Reciprocal Meat Conference Abstracts

Volatile Compounds Profile of Roasted Beef from Crossbred Animals Finished on Feedlot or Pasture

  • V. C. Francisco (FCFAr/UNESP)
  • J. Oiano-Neto (Embrapa Pecuária Sudeste)
  • S. Bogusz (IQSC/USP)
  • R. T. Nassu (Embrapa Pecuária Sudeste)


ObjectivesAroma and flavor are important sensory attributes for roasted beef and can influence consumers´ acceptance, beyond tenderness. Beef quality can be affected by several factors such as breed, age, gender, finishing system and diet. Finishing system affects growth performance, fat deposition and fatty acid composition, which leads to different lipid oxidation and aroma precursors such as oleic and linoleic acid. These precursors form different aldehydes, ketones and other compounds responsible for roasted beef aroma. As there are few studies of beef aroma compounds from animals finished on feedlot or pasture on Brazilian conditions, this study aimed verify the effects of finishing system, sire breed, cow genetic group and gender on the chemical profile of the main volatile compounds in Brazilian beef.Materials and MethodsBeef (longissimus thoracis muscle) from animals of 4 genetic groups, bulls and heifers, the offspring of Angus or Limousin bulls and 1/2 Angus + 1/2 Nellore or 1/2 Simmental + 1/2 Nellore cows, finished on feedlot or pasture were analyzed. Beef samples of 2.5 cm were roasted in a electric oven, pre-heated at 180°C, until the sample reach an internal temperature of 75°C and ground. Solid-phase microextraction technique was used for volatile compounds extraction, using a CAR/PDMS (Carboxen/polydimethylsiloxane) fiber as stationary phase. Gas Chromatography coupled to Mass Spectrometry (GC–MS) was used to separate and identify the beef volatile compounds. Specific compounds of each volatile compound was selected, transformed to log10 and analyzed by Analysis of Variance (ANOVA) by GLM procedure, where production system/diet, sire breed, cow genetic group and gender were considered as fixed effects. Means were compared by Tukey test at 5% significance level. Principal component analysis was also applied to see if there was any separation between groups within the studied effects based on the volatile compounds.ResultsNinety-four compounds were detected and 37 were selected as they were associated to beef characteristic aroma. All the studied effects affected the qualitative profile of volatile compounds on beef, being the finishing system (feedlot or pasture) and sire breed (Angus or Limousin) the major ones. For finishing system, octanal, nonanal, 1-heptanol and 3-hydroxi-2-butanone were affected. Beef from feedlot-finished animals was characterized by the presence of volatile compounds from lipid oxidation, as nonanal, octanal, octanoic and nonanoic acids, 3-hydroxi-2-butanone e 1-octen-3-ol while pasture-finished animals presented 4-heptanal, 1-pentanol, 2-methyl-pyridine, 2-ethyl-thiophene and pentanoic acid. There was no clear separation between feedlot and pasture-finished animals as expected in PCA and it can be due the fact that feedlot animals were confined for a short period of time (90 d). Sire breed presented the higher number of volatile compounds with significant difference (p < 0,05) between the treatments: octanal, nonanal, 2-nonenal, 3-hydroxibutanone, 2-heptanone, 3-octanone, 2-n-butylfuran, 2-pentylfuran, octanoic and nonanoic acids, 1-octen-3-ol and benzaldehyde. In PCA for sire breed, a clear separation was found. Cow genetic group and gender also affected the beef volatile profile, but in minor proportion.ConclusionSire breed affected more the volatile compounds profile than production system. Cow genetic group and gender had minor effect.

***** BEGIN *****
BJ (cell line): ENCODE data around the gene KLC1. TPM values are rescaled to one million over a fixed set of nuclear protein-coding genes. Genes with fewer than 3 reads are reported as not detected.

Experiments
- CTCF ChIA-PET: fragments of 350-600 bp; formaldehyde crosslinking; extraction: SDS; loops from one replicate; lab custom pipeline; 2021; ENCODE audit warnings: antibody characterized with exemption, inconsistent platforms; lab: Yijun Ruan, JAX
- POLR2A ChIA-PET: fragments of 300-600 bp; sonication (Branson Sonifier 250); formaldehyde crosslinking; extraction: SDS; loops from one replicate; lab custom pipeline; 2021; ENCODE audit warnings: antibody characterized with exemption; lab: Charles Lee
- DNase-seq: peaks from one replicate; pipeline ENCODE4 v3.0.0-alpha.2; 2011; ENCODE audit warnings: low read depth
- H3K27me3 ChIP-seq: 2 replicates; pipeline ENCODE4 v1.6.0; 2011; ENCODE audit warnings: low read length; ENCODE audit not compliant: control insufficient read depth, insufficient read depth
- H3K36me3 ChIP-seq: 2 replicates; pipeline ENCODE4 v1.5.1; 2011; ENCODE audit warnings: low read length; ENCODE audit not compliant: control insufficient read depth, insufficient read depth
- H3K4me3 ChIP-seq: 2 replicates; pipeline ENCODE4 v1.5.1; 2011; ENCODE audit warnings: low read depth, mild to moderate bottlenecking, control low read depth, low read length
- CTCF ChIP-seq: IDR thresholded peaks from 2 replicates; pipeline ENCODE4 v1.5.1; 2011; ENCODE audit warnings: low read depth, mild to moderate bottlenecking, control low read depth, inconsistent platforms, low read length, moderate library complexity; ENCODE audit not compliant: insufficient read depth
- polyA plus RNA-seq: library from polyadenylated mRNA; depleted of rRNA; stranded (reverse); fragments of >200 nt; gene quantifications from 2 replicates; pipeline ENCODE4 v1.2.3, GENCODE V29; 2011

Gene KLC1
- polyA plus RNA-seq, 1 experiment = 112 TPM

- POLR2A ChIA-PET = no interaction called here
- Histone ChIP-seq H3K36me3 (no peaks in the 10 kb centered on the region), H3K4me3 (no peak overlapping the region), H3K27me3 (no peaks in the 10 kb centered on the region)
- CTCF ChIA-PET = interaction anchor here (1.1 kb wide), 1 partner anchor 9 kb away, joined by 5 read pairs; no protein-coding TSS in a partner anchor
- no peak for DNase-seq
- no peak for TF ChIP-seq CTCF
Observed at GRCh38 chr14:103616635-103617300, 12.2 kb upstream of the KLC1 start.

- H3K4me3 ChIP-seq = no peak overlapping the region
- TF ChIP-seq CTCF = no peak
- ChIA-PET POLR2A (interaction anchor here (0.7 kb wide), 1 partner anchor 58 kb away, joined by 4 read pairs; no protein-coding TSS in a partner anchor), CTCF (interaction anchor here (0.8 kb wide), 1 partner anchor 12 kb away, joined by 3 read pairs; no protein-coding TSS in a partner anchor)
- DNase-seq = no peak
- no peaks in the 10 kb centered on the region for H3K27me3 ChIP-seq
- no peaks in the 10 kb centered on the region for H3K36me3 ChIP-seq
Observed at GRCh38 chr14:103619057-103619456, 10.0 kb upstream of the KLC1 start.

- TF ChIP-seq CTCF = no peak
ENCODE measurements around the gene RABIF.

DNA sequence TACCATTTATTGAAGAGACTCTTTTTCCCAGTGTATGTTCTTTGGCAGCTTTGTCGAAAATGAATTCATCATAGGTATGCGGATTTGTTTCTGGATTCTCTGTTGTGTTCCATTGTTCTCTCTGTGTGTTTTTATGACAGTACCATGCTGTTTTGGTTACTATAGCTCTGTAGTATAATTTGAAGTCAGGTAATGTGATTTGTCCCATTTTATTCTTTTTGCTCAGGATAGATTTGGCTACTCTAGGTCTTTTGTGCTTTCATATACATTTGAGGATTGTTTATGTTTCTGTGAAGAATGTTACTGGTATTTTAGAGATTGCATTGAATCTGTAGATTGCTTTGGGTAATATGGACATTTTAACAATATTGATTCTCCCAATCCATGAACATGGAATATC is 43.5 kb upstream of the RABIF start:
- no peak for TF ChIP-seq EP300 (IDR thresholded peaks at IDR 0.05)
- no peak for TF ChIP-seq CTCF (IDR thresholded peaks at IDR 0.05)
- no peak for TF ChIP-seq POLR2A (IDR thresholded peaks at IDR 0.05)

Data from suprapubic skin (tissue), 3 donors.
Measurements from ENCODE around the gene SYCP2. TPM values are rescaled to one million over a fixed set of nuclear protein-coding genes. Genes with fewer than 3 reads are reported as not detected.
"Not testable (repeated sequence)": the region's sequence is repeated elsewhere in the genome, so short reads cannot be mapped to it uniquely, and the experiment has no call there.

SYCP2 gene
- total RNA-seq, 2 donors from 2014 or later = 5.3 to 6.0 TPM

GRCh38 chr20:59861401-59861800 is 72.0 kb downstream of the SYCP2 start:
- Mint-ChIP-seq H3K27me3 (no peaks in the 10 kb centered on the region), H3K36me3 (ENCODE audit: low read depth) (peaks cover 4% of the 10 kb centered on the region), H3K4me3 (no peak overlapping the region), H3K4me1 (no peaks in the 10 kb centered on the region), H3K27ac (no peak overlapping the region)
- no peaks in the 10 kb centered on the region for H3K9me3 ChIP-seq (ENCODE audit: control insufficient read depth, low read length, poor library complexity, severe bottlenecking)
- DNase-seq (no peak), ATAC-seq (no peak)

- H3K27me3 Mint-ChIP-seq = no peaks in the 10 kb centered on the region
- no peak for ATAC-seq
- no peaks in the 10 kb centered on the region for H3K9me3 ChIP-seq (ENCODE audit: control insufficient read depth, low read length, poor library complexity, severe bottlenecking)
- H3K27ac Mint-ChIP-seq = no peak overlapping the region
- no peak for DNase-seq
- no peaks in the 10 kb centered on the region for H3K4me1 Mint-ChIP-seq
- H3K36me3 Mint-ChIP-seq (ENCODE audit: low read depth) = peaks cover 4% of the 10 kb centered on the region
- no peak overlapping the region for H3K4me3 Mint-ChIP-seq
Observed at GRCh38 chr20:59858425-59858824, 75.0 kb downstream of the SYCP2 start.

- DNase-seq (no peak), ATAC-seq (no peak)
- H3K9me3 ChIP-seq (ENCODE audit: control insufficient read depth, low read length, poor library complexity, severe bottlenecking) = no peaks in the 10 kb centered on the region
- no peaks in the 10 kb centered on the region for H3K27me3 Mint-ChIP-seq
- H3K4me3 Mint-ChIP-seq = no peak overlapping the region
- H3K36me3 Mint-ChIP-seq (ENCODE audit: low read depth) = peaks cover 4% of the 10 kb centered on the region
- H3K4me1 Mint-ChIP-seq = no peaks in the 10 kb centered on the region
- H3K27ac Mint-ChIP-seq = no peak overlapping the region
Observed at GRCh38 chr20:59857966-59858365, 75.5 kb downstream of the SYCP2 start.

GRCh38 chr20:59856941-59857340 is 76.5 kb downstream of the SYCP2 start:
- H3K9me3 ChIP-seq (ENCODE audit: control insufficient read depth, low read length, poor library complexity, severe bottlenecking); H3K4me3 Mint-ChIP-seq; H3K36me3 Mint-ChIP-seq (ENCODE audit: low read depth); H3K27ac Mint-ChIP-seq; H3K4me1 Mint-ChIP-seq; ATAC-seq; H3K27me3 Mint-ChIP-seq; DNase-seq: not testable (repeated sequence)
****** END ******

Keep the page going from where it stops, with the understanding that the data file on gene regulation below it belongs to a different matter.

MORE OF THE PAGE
Keywords: SPME, GC–MS, aroma, Limousin, Angus

How to Cite:

Francisco, V. C., Oiano-Neto, J., Bogusz, S. & Nassu, R. T., (2019) “Volatile Compounds Profile of Roasted Beef from Crossbred Animals Finished on Feedlot or Pasture”, Meat and Muscle Biology 1(3). doi:



Published on
31 Dec 2018
Peer Reviewed